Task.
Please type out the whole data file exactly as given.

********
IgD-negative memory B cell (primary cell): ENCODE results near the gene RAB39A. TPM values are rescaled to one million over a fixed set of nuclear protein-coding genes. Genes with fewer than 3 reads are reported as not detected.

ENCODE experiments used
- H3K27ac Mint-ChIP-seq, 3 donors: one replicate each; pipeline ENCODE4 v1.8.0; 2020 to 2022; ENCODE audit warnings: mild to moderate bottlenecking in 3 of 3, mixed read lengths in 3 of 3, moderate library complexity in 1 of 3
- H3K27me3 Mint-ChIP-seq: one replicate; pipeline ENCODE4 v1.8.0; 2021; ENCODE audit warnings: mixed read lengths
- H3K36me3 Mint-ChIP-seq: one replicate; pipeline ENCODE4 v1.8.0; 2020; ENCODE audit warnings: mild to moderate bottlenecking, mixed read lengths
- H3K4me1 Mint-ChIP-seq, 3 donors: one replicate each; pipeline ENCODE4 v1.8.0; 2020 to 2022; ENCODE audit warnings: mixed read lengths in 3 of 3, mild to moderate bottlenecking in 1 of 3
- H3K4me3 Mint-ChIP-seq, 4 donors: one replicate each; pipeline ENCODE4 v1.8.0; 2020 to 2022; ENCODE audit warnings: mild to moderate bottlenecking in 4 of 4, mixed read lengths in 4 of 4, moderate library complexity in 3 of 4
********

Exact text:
IgD-negative memory B cell (primary cell): ENCODE results near the gene RAB39A. TPM values are rescaled to one million over a fixed set of nuclear protein-coding genes. Genes with fewer than 3 reads are reported as not detected.

ENCODE experiments used
- H3K27ac Mint-ChIP-seq, 3 donors: one replicate each; pipeline ENCODE4 v1.8.0; 2020 to 2022; ENCODE audit warnings: mild to moderate bottlenecking in 3 of 3, mixed read lengths in 3 of 3, moderate library complexity in 1 of 3
- H3K27me3 Mint-ChIP-seq: one replicate; pipeline ENCODE4 v1.8.0; 2021; ENCODE audit warnings: mixed read lengths
- H3K36me3 Mint-ChIP-seq: one replicate; pipeline ENCODE4 v1.8.0; 2020; ENCODE audit warnings: mild to moderate bottlenecking, mixed read lengths
- H3K4me1 Mint-ChIP-seq, 3 donors: one replicate each; pipeline ENCODE4 v1.8.0; 2020 to 2022; ENCODE audit warnings: mixed read lengths in 3 of 3, mild to moderate bottlenecking in 1 of 3
- H3K4me3 Mint-ChIP-seq, 4 donors: one replicate each; pipeline ENCODE4 v1.8.0; 2020 to 2022; ENCODE audit warnings: mild to moderate bottlenecking in 4 of 4, mixed read lengths in 4 of 4, moderate library complexity in 3 of 4